Security fix for the Language File Editor tool in EPiServer CMS 6 R2

In 2011 I wrote a tool allowing web administrators to edit EPiServer’s language XML files through admin mode. As the code was constructed it assumed that the environment was properly set up (i.e. securing the plugins preventing unauthorized access), thus trusting the user. Anyhow, failing to do so opened up for unauthorized users to read/modify/delete certain files on the server/shares. Here is a summary of the changes in security made to the plugin. New version available on GitHub.

Unauthorized visitor access to the Language File Editor

If access to the directory where you put the plugin (~/Plugins/ in this example) is not restricted it is possible for anyone to access it if they are aware of the proper URL to do so. In other words, a website visitor could potentially surf right into your http://yoursite.com/Plugins/LanguageFileEditor/LanguageFileEditor.aspx and start editing your language files. This is not a problem with how the Language File Editor is constructed but rather with the current setup of the environment. You should always make sure to prevent unauthorized access to sensitive directories. A quick way to do this for the Plugins directory is to add a location section in the web.config file.

web.config

<location path="Plugins">
  <system.web>
    <authorization>
      <allow roles="WebAdmins" />
      <deny users="*" />
    </authorization>
  </system.web>
</location>

Accessing files on the server

If a user gets so far as to have access to the previous version of the tool, it is possible for them to read, modify or delete files on your machine and/or network shares. It is not very likely that an intruder would know exactly what URLs to use, how you set up the tool or that you even use it, but better safe than sorry.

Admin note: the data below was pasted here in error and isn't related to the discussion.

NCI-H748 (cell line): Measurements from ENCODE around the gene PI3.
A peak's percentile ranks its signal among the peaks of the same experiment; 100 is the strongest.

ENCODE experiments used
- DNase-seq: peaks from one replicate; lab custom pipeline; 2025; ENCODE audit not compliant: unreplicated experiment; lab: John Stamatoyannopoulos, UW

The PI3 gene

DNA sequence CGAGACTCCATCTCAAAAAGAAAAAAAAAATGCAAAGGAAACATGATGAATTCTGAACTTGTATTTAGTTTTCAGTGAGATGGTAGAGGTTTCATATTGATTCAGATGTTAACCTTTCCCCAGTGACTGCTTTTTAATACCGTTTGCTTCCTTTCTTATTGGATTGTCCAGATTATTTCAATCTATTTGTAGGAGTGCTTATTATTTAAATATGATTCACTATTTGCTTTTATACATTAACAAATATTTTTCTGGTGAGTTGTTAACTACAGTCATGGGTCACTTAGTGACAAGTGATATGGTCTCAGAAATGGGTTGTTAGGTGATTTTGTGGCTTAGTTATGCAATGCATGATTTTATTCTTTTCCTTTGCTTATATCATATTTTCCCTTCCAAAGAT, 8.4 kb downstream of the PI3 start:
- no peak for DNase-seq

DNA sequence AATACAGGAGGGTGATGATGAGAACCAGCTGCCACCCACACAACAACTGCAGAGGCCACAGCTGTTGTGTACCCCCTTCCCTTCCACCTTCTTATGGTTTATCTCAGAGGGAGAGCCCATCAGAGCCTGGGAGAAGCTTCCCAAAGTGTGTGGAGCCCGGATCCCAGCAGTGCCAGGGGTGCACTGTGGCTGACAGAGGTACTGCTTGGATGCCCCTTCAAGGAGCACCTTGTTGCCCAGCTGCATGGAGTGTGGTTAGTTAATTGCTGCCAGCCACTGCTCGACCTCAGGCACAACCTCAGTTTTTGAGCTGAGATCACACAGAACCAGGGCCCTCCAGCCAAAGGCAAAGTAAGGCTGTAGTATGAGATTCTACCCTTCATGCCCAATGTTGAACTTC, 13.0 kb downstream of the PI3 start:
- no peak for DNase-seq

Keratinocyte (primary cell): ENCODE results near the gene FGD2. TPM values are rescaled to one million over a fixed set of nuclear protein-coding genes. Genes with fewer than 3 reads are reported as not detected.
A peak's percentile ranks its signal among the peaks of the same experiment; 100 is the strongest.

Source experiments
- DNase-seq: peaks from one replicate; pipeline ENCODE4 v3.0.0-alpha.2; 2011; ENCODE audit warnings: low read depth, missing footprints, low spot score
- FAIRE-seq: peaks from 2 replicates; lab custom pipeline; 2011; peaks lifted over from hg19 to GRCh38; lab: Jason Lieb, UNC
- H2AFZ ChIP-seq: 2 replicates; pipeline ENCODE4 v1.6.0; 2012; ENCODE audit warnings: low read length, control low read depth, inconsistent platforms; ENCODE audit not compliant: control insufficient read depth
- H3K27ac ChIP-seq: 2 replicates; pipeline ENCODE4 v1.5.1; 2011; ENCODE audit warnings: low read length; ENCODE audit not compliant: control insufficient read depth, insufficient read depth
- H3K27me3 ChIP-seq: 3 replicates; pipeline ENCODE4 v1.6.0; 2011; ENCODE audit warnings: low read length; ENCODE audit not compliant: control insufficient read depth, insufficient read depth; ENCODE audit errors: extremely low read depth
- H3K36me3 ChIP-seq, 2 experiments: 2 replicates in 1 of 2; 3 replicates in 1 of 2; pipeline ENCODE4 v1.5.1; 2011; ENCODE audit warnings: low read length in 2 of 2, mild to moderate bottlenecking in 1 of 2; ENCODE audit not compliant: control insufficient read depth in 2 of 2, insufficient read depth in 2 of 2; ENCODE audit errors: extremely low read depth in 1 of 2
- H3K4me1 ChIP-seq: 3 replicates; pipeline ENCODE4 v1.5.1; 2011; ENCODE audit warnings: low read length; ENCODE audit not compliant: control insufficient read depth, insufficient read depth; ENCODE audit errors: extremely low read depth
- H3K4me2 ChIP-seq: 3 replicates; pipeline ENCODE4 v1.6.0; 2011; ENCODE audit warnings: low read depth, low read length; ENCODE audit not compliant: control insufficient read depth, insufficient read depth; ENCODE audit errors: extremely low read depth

For instance, accessing /Plugins/LanguageFileEditor/UpdateLanguageFile.aspx, setting the ContentType to application/json and injecting bad paths like ../../web.config or the like into targetFilename and patternFilename could have serious consequenses.

Security fix for the issue with unauthorized access to the Language File Editor tool

There are now two new classes added to the plugin code; one for ensuring that the user is valid should you have forgot to secure your Plugins directory, and one for ensuring that you stay inside the proper language file directory.

UserValidator.cs

public static class UserValidator
{
  // You could let the exceptions thrown in this class be unhandled, and have ELMAH give you usernames, IP-addresses, and so forth.
  private static readonly ILog AuditLogger = LogManager.GetLogger(typeof(UserValidator));

  private static readonly IEnumerable<string> ValidRoles = new[]
  {
    "WebAdmins",
    "Administrators"
  };

  public static void EnsureValidRoles()
  {
    var context = HttpContext.Current;
    if (ValidRoles.Any(role => context.User.IsInRole(role)))
    {
      return;
    }
    var message = string.Format("Unauthorized access attempt to URL '{0}', see corresponding log handler for user IP etc.", context.Request.Url);
    AuditLogger.Warn(message);